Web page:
Since September 2019, Australia has been dealing with one of the worst outbreaks of bushfires in the world. The flames continue to claim the lives of thousands of innocent animals. The Irwins, however, are fighting as hard as they can to save as many animals as possible from the bushfires. They have helped more than 90,000 animals so far and will continue to do so, even with the severe risk to human life.
So far, about 17 people have lost their lives in the flames, including several firefighters. The blaze has been so massive that it has been difficult for Australian firefighters to contain. And even with a global call for help overseas, including the assistance of the U.S. and Canada, it’s still not enough. Australia continues to burn, and more than 14.6 million acres have been turned to ash since the beginning of the fires.
The Irwins step in to help during the bushfires
The bushfires’ impact on wildlife has been heartbreaking. Kangaroos, koalas, wallabies, possums, wombats, and echidnas are all under attack as their homes are destroyed. The fires have taken the lives of so many of these animals, but even those who survive may not have habitats to return to when the disaster is over. According to reports, koalas have caught the worst of it; a full third of koalas in New South Wales have died, and even more have been injured and pushed away from their homes in the wild.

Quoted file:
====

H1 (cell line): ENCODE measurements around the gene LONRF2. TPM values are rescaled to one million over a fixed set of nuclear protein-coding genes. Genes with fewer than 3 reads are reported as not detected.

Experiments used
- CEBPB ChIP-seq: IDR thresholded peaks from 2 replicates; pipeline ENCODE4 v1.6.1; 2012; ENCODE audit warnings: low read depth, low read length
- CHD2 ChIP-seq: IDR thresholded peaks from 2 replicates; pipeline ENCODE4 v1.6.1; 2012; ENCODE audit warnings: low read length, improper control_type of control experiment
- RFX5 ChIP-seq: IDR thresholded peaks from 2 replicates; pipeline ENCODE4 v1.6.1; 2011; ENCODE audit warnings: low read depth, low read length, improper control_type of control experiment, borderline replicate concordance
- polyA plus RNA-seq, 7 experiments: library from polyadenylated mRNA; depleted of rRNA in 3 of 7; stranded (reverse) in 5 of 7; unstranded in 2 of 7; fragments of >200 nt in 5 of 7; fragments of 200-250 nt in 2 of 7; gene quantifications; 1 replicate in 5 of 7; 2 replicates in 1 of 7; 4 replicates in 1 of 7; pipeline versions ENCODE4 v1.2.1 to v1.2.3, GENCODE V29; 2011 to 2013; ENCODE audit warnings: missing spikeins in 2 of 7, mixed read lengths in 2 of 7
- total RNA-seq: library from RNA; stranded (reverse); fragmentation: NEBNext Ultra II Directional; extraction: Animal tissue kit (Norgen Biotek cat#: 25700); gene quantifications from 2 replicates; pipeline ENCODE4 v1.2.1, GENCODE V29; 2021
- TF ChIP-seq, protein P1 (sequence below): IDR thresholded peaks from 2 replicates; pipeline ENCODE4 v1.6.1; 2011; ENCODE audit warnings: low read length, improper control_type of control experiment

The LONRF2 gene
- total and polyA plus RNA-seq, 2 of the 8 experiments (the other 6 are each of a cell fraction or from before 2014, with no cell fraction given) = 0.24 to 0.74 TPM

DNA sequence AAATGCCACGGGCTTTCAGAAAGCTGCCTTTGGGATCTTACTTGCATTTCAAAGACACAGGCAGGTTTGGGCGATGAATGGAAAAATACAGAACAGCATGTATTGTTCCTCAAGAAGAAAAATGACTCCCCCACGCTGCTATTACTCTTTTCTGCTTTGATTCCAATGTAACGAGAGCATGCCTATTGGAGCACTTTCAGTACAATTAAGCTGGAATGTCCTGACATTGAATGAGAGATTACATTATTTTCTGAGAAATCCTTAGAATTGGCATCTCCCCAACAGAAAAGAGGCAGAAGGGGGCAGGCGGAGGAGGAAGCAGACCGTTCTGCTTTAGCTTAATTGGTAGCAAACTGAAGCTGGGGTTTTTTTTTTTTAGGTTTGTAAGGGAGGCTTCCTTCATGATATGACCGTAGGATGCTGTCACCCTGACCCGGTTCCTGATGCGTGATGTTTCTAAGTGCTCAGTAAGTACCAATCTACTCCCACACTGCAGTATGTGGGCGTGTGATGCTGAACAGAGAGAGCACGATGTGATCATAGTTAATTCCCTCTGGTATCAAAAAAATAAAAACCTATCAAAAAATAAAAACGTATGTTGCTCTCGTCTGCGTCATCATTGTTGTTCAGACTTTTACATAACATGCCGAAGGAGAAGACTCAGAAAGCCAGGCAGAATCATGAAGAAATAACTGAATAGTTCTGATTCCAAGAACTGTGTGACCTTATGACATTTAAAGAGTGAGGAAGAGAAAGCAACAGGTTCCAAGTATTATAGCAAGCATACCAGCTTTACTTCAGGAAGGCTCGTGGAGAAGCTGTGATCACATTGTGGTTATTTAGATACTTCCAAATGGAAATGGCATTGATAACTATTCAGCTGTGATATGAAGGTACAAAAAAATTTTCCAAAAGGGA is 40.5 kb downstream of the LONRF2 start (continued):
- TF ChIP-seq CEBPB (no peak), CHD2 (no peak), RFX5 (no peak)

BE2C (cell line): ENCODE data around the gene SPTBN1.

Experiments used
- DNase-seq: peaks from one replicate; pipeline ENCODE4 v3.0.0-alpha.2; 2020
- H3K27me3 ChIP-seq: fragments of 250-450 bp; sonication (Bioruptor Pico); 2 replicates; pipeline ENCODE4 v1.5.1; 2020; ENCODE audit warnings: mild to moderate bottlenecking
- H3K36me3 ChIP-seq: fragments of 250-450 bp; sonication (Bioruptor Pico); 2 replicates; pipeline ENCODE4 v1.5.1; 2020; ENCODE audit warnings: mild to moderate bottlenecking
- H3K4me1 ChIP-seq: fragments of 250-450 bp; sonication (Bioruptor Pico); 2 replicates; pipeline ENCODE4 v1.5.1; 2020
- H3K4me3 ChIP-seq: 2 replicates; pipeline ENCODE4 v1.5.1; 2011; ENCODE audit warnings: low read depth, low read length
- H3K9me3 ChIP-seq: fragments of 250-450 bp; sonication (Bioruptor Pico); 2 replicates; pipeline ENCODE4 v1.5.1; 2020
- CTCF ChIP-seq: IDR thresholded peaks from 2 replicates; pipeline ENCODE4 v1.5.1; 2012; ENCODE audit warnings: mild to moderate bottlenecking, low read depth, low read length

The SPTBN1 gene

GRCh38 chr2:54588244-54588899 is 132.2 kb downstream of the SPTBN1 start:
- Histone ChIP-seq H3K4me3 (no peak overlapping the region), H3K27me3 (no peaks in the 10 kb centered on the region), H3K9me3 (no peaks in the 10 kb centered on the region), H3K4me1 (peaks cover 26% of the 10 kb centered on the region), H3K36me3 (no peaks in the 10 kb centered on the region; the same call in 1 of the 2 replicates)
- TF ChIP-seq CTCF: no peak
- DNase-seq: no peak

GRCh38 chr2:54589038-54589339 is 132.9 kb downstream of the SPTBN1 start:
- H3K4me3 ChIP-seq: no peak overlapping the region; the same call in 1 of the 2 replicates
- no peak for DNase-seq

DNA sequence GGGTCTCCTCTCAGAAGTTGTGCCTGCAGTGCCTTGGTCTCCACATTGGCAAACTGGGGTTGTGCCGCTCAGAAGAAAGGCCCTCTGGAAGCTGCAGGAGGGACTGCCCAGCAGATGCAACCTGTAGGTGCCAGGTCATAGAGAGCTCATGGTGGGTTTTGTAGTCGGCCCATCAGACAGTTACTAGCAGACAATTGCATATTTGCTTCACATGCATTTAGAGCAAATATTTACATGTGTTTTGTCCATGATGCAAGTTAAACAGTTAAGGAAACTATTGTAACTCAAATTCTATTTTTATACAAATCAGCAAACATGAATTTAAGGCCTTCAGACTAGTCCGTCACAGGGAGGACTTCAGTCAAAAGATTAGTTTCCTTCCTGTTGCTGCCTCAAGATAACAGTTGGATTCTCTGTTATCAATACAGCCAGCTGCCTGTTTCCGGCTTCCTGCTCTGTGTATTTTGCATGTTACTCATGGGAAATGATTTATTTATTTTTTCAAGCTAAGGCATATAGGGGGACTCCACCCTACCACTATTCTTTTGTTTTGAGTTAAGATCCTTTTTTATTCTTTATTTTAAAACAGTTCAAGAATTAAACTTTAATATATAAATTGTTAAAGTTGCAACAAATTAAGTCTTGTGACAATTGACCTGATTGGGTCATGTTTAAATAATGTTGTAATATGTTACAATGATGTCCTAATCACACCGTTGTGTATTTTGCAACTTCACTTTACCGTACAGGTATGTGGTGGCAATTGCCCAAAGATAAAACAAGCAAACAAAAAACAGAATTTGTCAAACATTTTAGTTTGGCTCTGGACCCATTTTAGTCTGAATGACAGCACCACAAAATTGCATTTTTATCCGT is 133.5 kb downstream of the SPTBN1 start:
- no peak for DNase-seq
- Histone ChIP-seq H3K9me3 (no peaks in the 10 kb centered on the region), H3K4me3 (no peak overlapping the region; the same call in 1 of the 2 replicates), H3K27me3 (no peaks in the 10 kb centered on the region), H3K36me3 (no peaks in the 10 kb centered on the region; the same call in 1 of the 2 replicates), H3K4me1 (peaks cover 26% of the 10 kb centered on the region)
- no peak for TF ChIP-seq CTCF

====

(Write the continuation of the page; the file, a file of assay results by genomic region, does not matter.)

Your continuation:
A heartbreaking reality
Tracy Burgess, a volunteer at Wildlife Information, Rescue, and Education Services (WIRES), is terrified for the animals. “We’re not getting that many animals coming into care, so our concern is that they don’t come into care because they’re not there anymore, basically,” she tells Reuters. Many are fearing that these animals are nearing extinction due to the roaring flames.
According to 22 Words, half a billion animals have died in the bushfires. That’s why the Irwins have stepped in to help. Many have been concerned about Australia Zoo’s ability to keep animals safe with the bushfires surrounding them, but Bindi Irwin has taken to social media to reassure everyone that the zoo is safe from harm, as are the animals taking refuge there. “With so many devastating fires within Australia, my heart breaks for the people and wildlife who have lost so much. I wanted to let you know that we are SAFE. There are no fires near us @AustraliaZoo or our conservation properties,” Bindi states.
“Our Wildlife Hospital is busier than ever though, having officially treated over 90,000 patients,” Bindi reports. Bindi and the rest of the family vow to continue fighting for these animals’ lives.
This story originally appeared at Do You Remember by Jane Kenney.
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